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Shelley Stoops has kindly forwarded this article written for Criminal Law and Justice Weekly. It is subscription publication read by magistrates, lawyers, judges and copies are sent to every police depatement. It is an important publication informing the minds of those who judge sex workers in the literal sense.
Shelly Stoops says that violence against sex workers should
not be seen simply as an occupational hazard
Consider this, 135 sex workers have been murdered
since 1991 in the UK. There are an estimated
80,000 sex workers in the UK. Clearly, this is not
an entirely reliable statistic but due to the criminalized,
hidden and secretive nature of sex work, it’s the best
we have currently. Around a quarter (14,000 to 22,400)
of these individuals are street sex workers. Most street
sex workers around the UK are Class A drug users with
many being homeless, living chaotic lives and working to
fund their addiction. So while street sex workers make
up only a quarter of all sex workers, they are the group
disproportionately affected by violence. Violence at high
levels, from a range of perpetrators and this violence goes
largely unreported to the police.
From research in Liverpool conducted in 2008 (Stoops
& Campbell), the women told us that 73.5 per cent of them
had experienced violence at work with 48 per cent reporting
being raped at least once. This reflects comparative
international studies such as Salfati (2009) which shows
73-82 per cent experiencing violence and 37 to 68 per cent
being raped. If we compare data from the Armistead Street
Project (Liverpool Community Health Services) which
operates an anonymous reporting system called “Ugly
Mugs” for sex workers to report attacks against them we
can see that from 2005 to 2010 there were 266 reports from
street sex workers and five reports from off street (brothels)
sex workers. All off street were robberies contrasted with
over 100 rapes reported on street.
Calling to Account
Clearly, we know historically that most crimes were not
reported to the police who cannot act on these crimes unless
they are reported and therein lay the dilemma. We had to
find a way to encourage the clients in Liverpool to come
forward, build trust with the police and CPS and try and
bring these perpetrators to account for their crimes.
Traditional policing focussed on enforcement and
disruption, arresting women for soliciting, men for
kerbcrawling and disrupting these activities. All this did
was move the women into unsafe areas where they were
at increased risk of violence and cause dispersal and this
was just cyclical. So the focus shifted from enforcement to
safety. In December of 2006, we were all shocked by the
tragic events in Ipswich when five women working as sex
workers were murdered, this was the catalyst in Merseyside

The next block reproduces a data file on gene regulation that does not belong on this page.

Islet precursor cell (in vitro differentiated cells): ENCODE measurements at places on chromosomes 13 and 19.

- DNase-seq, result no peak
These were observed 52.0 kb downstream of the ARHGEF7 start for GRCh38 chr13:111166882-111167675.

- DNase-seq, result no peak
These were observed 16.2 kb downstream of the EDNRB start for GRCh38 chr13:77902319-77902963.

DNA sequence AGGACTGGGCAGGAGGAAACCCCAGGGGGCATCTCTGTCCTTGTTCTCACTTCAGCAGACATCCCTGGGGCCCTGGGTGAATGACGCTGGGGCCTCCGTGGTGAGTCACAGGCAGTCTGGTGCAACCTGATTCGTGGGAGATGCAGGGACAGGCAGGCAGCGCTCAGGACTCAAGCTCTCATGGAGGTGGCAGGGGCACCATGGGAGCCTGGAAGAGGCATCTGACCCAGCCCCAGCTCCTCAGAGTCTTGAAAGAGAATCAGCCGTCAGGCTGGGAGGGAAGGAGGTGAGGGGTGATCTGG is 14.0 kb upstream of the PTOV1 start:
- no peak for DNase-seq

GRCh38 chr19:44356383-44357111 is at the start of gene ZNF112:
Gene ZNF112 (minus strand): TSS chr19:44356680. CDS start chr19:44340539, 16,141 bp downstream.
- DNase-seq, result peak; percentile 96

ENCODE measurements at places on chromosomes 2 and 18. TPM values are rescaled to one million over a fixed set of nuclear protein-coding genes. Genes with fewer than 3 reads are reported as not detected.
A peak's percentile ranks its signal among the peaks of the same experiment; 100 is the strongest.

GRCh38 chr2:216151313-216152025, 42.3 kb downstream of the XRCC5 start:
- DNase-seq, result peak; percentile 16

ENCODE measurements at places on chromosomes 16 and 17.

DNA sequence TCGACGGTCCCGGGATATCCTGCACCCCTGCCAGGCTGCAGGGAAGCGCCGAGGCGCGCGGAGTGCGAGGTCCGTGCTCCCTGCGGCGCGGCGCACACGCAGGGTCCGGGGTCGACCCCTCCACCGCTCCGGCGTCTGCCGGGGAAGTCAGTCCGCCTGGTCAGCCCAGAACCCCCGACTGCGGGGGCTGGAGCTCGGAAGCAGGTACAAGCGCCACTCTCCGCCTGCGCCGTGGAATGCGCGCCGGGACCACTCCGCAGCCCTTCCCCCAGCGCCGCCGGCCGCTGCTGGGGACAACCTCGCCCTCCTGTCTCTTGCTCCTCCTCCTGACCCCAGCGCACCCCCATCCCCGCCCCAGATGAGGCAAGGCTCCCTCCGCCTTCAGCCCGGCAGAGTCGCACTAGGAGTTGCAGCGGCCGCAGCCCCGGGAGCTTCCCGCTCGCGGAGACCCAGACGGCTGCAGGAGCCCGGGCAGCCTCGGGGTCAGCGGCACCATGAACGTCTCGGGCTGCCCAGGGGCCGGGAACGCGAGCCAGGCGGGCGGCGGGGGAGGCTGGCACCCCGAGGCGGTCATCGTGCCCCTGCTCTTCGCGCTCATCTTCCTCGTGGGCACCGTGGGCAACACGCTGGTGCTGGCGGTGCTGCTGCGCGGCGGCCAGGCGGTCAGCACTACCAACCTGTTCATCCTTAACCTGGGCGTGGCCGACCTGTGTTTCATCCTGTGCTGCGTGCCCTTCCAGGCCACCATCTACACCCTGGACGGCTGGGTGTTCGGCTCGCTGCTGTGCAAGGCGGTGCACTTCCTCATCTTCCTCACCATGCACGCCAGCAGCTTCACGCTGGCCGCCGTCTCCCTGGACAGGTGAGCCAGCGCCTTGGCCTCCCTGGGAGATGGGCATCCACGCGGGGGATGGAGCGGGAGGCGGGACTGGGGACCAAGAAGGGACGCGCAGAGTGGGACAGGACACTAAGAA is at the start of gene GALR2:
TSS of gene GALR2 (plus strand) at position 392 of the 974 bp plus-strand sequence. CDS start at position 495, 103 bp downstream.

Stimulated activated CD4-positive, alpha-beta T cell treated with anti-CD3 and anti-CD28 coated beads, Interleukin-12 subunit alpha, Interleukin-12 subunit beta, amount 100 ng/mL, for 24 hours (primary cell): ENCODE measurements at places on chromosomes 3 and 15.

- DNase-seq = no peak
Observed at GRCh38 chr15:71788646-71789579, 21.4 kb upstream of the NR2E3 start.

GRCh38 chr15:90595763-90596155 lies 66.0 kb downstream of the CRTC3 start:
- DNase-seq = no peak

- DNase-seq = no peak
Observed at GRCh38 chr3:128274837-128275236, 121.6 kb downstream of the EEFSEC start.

for the force to make a public statement declaring all crimes
against sex workers would now be treated as hate crime,
the first and only force in the world to do so combined with
dedicated police liaison officers.
In November of 2006 we had applied for funding from
the Home Office to employ a specialist independent sexual
violence advisor (ISVA) for sex workers who had experienced
rape or sexual violence and assist them in seeking justice,
until very recently, this was the only such post in the UK.
I asked clients to come forward, working from “report to
court” and beyond, in a holistic manner. Almost immediately
women came forward secure in the knowledge that they
would not be judged for being sex workers, drug users or for
In 2009, Merseyside Police set up a specialist team called
“Unity”. It is the first co-located police and CPS team
in the UK who deal only with sexual offences. This is a
fantastic team and we work very closely on all our cases.
The setting up of the team ran parallel to the sexual assault
referral centre opening (SARC) in Liverpool. This means
that all the systems are in place to ensure a quality of care
for victims that I would argue-is second to none.
This is reflected in our data. From 2007 to the end of
2010, we have had 20 (13 for rape-some serial rape with
more than one victim) cases brought to court and guilty
verdicts returned in 16. There are two trials scheduled for
March 2011 and one man awaiting sentence. In 98 per cent
of all our rape cases, clients have gone to the SARC for a
full forensic examination. The attrition rate for rapes of sex
workers is zero. If we contrast this with the period 1999-
2005, there was one case that went to court.
So what is now called “The Merseyside Model” is
considered best practice in dealing with sex workers
who become victims and it works because of trust and
partnerships. Partnerships between the women themselves,
the police, SARC, CPS and the Armistead Street Project.
With conviction rates on average 11 times higher than
“generic” rates, it clearly works and so if you are a sex
worker in Liverpool and are raped-you have an above
average chance of getting the justice you deserve.